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Hunt v. MTC Financial, Inc.

United States District Court, District of Nevada

March 20, 2015





Before the Court is Defendant MTC Financial, Inc. dba Trustee Corps’ (“Trustee Corps”) Motion to Dismiss (“Motion”). (Dkt. no. 9.) For the reasons discussed below, the Motion is granted in part and denied in part.


Plaintiffs Malcolm and Suzy Hunt purchased real property located at 42 North A Street in Virginia City, Nevada. (Dkt. no. 10-1.)[1] The Deed of Trust, which named Washington Mutual Bank as the lender, was recorded on June 21, 2006. (Id.) A Corporate Assignment of the Deed of Trust was recorded on September 9, 2013, memorializing the assignment of the Deed of Trust from the Federal Deposit Insurance Corporation, as receiver of Washington Mutual Bank, to JP Morgan Chase Bank, N.A. (Dkt. no. 10-4.) On December 5, 2013, a Substitution of Trustee was recorded substituting Trustee Corps as foreclosure trustee to the beneficiary of the Deed of Trust. (Dkt. no. 10-5.)

Trustee Corps executed a Notice of Breach of Default and Election to Cause Sale of Real Property Under Deed of Trust (“Notice of Default”), which was recorded on April 3, 2014. (Dkt. no. 1-2 at 3; dkt. no. 10-6.) The Notice of Default stated that Plaintiffs failed to make payments that became due on June 1, 2010. Attached to the Notice of Default was an “Affidavit of Authority in Support of Notice of Default and Election to Sell [N.R.S. § 107.080]” (“the Affidavit”) sworn by Susanna M. Forehlich, Vice President of JPMorgan Chase Bank. (Dkt. no 10-6.) It is unclear to the Court whether a notice of sale under NRS § 107.080(4) was subsequently recorded and whether the property sold in a non-judicial foreclosure sale.

Plaintiffs filed the instant action on June 3, 2014, in the First Judicial District Court of the State of Nevada in and for the County of Storey. (Dkt. no 1-2.) Defendants removed this action on July 10, 2014. (Dkt. no. 1.)

Plaintiffs named JPMorgan Chase Bank and Trustee Corps as Defendants, and allege three claims for wrongful foreclosure and a fourth claim for fraud. Trustee Corps seek to dismissal of all four claims.


A court may dismiss a plaintiff’s complaint for “failure to state a claim upon which relief can be granted.” Fed.R.Civ.P. 12(b)(6). A properly pleaded complaint must provide “a short and plain statement of the claim showing that the pleader is entitled to relief.” Fed.R.Civ.P. 8(a)(2); Bell Atlantic Corp. v. Twombly, 550 U.S. 544, 555 (2007). The Rule 8 notice pleading standard requires Plaintiff to “give the defendant fair notice of what the . . . claim is and the grounds upon which it rests.” Twombly, 550 U.S. at 555 (internal quotation marks and citation omitted). While Rule 8 does not require detailed factual allegations, it demands more than “labels and conclusions” or a “formulaic recitation of the elements of a cause of action.” Ashcroft v. Iqbal, 556 U.S. 662, 678 (2009) (quoting Twombly, 550 U.S. at 555). “Factual allegations must be enough to rise above the speculative level.” Twombly, 550 U.S. at 555. When determining the sufficiency of a claim, “[w]e accept factual allegations in the complaint as true and construe the pleadings in the light most favorable to the non-moving party[; however, this tenet does not apply to] . . . legal conclusions . . . cast in the form of factual allegations.” Fayer v. Vaughn, 649 F.3d 1061, 1064 (9th Cir. 2011) (citation and internal quotation marks omitted). Thus, to survive a motion to dismiss, a complaint must contain sufficient factual matter to “state a claim to relief that is plausible on its face.” Iqbal, 556 U.S. at 678 (internal quotation marks omitted).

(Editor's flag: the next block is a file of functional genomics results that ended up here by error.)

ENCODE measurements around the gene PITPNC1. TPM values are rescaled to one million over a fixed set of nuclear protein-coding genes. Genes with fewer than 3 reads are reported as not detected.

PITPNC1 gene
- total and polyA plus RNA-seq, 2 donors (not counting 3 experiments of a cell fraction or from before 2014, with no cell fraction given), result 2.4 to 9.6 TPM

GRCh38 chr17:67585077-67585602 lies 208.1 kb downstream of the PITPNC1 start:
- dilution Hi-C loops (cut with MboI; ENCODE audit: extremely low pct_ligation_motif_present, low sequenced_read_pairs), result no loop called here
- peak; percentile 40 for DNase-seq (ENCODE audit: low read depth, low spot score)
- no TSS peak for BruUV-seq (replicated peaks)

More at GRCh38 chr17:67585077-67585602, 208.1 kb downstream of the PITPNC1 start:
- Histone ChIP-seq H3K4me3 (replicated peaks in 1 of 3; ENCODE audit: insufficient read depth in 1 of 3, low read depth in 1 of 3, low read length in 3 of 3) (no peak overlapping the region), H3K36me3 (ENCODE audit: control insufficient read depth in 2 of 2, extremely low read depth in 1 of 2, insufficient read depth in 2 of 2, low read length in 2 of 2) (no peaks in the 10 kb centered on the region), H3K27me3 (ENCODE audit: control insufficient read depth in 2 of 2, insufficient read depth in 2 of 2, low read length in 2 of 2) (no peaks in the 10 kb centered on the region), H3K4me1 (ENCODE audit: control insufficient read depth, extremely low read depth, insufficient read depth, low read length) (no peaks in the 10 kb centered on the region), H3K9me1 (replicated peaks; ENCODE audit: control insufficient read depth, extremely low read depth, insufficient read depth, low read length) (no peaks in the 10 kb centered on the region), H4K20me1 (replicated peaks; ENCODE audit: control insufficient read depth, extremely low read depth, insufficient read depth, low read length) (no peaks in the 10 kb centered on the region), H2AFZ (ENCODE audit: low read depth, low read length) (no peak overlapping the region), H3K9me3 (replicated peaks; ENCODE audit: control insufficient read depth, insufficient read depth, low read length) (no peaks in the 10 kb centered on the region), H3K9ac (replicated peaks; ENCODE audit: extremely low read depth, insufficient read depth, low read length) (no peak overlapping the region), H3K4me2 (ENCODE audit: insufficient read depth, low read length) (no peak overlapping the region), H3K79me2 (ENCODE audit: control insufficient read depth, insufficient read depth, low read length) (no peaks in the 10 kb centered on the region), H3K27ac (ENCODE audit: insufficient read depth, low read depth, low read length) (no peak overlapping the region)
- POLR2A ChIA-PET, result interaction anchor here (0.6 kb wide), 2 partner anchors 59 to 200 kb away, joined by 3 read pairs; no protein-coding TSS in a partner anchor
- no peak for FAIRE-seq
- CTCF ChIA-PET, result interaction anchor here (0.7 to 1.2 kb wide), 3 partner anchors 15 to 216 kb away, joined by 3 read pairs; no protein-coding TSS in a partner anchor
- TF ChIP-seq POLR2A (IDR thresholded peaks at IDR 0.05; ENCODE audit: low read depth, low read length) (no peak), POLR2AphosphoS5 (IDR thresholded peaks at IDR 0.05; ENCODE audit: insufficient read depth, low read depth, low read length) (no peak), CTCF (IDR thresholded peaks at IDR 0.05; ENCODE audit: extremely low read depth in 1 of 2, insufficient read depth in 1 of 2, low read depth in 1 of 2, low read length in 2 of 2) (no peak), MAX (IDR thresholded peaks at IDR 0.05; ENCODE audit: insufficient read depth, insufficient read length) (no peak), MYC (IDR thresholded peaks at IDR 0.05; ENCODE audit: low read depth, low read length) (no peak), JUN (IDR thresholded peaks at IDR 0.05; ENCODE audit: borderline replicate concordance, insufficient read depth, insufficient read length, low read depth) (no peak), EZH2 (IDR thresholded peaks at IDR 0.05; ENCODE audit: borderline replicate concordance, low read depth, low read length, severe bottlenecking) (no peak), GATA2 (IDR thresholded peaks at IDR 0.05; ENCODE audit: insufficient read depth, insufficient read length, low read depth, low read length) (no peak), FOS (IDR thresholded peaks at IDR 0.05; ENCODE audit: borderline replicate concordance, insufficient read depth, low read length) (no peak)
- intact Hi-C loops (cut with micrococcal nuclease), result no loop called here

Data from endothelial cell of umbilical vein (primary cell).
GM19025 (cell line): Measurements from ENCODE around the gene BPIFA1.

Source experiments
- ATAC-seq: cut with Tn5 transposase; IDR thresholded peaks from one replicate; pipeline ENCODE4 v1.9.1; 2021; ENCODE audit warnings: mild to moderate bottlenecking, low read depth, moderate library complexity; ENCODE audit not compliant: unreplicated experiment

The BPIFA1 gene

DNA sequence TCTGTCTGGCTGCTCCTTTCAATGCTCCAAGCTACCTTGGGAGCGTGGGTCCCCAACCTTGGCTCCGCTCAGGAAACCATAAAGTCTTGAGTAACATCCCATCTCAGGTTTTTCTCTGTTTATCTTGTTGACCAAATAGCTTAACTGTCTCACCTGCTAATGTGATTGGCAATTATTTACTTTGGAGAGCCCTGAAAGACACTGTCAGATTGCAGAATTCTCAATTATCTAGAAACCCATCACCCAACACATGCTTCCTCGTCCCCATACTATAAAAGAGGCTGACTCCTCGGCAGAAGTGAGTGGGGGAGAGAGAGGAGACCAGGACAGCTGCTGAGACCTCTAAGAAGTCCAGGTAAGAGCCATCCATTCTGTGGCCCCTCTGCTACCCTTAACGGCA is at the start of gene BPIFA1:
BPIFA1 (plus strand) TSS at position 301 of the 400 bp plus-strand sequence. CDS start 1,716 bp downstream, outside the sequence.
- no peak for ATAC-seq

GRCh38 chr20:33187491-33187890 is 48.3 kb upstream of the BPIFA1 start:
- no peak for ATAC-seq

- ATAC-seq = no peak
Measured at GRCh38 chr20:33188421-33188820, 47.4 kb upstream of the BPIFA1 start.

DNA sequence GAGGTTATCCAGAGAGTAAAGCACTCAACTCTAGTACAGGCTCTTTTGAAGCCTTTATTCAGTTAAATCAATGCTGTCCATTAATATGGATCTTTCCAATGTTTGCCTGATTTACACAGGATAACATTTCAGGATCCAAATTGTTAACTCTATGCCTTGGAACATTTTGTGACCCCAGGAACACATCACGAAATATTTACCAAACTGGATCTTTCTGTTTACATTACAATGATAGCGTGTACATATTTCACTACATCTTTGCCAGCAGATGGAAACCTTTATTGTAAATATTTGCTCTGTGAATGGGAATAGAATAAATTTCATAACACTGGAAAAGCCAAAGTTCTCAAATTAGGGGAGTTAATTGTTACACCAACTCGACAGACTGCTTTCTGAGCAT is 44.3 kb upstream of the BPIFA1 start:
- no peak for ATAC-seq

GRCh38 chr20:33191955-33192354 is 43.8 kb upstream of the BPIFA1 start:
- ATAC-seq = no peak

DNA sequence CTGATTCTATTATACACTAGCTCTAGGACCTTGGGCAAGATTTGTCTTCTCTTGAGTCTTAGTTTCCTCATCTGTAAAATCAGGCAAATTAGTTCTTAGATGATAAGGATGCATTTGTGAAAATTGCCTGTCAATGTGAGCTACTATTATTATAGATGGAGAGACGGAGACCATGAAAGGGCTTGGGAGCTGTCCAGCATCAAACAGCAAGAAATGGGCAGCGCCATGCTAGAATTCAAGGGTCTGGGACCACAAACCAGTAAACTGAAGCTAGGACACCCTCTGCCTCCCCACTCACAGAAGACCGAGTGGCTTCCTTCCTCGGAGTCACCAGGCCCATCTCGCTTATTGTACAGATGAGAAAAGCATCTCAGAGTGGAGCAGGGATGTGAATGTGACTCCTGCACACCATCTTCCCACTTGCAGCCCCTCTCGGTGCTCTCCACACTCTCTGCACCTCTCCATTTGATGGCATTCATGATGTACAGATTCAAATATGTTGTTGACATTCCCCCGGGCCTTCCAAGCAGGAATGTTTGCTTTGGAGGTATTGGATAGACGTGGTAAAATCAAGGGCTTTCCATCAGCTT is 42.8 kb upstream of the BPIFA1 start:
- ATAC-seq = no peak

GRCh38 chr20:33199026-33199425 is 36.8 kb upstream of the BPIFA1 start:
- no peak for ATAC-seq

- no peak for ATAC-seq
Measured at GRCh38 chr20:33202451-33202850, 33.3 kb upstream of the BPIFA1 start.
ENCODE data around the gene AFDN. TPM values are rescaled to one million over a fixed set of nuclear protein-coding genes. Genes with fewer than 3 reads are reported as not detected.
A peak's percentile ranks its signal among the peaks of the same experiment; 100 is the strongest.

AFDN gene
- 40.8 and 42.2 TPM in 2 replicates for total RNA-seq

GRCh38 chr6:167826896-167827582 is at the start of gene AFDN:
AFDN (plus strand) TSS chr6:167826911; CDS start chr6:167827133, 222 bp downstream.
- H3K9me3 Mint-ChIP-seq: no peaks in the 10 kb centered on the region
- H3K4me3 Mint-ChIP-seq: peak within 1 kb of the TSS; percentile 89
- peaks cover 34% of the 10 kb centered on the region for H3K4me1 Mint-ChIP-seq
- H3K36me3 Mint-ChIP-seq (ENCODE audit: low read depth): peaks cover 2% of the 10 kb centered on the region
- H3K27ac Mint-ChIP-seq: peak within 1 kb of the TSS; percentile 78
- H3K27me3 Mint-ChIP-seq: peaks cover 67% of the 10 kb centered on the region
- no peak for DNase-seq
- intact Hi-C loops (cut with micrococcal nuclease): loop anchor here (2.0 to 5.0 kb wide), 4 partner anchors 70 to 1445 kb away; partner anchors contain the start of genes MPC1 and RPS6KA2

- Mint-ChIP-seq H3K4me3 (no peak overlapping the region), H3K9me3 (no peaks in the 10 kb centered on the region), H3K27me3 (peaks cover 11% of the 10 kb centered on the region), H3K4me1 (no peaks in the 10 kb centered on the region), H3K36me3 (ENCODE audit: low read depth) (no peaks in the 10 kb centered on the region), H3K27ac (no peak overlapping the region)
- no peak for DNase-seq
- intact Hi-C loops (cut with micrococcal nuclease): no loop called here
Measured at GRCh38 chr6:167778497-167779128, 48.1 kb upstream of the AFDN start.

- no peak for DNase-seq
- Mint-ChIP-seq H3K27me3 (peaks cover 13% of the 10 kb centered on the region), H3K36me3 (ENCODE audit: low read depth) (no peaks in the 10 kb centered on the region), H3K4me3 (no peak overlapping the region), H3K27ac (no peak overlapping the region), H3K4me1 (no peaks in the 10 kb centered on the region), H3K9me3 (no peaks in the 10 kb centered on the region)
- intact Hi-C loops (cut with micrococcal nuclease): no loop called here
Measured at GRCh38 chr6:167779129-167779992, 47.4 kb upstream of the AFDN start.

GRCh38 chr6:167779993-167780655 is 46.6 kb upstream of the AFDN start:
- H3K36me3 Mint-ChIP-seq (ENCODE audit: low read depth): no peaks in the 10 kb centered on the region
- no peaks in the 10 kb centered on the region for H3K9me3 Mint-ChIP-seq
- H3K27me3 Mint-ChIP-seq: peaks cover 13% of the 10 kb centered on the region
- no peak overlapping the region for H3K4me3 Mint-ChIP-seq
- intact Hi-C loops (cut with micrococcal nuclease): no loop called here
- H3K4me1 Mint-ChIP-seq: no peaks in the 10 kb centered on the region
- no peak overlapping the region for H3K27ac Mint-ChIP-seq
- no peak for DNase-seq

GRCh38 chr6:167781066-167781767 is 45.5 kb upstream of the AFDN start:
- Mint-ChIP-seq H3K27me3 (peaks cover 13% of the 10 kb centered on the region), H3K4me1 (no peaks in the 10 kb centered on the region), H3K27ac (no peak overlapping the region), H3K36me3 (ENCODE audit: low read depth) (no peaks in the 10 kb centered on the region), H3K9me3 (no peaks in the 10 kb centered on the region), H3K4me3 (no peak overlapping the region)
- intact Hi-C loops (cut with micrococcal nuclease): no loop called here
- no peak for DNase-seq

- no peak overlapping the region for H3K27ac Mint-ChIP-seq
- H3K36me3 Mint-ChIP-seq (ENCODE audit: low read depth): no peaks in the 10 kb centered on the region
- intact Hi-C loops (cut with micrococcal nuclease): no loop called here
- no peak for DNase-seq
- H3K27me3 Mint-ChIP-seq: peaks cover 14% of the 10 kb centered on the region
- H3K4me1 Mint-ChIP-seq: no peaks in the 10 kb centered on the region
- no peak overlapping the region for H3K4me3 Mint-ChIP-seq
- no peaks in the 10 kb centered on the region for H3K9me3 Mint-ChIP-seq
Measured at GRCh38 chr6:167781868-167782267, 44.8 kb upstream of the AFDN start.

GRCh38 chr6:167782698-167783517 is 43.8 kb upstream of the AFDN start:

In Iqbal, the Supreme Court clarified the two-step approach district courts are to apply when considering motions to dismiss. First, a district court must accept as true all well-pleaded factual allegations in the complaint; however, legal conclusions are not entitled to the assumption of truth. Iqbal, 556 U.S. at 679. Mere recitals of the elements of a cause of action, supported only by conclusory statements, do not suffice. Id. at 678. Second, a district court must consider whether the factual allegations in the complaint allege a plausible claim for relief. Id. at 679. A claim is facially plausible when the plaintiff’s complaint alleges facts that allow a court to draw a reasonable inference that the defendant is liable for the alleged misconduct. Id. at 678. Where the complaint does not permit the court to infer more than the mere possibility of misconduct, the complaint has “alleged ― but not shown ― that the pleader is entitled to relief.” Id. at 679 (internal quotation marks omitted). When the claims in a complaint have not crossed the line from conceivable to plausible, the complaint must be dismissed. Twombly, 550 U.S. at 570. A complaint must contain either direct or inferential allegations concerning “all the material /// elements necessary to sustain recovery under some viable legal theory.” Id. at 562 (quoting Car Carriers, Inc. v. Ford Motor Co., 745 F.2d 1101, 1106 (7th Cir. 1989)).


A. Wrongful Foreclosure Claims

Plaintiffs bring three distinct statutory wrongful foreclosure claims alleging violations of NRS § 107.087 (first claim), NRS § 107.500 (second claim), and NRS § 107.510 (third claim). However, Plaintiffs’ response to the Motion only addresses the third claim. Plaintiffs are deemed to have consented to granting the Motion with respect to the first two claims. L.R. 7-2(d); see Abbott v. United Venture Capital, Inc., 718 F.Supp. 828, 831 (D. Nev. ...

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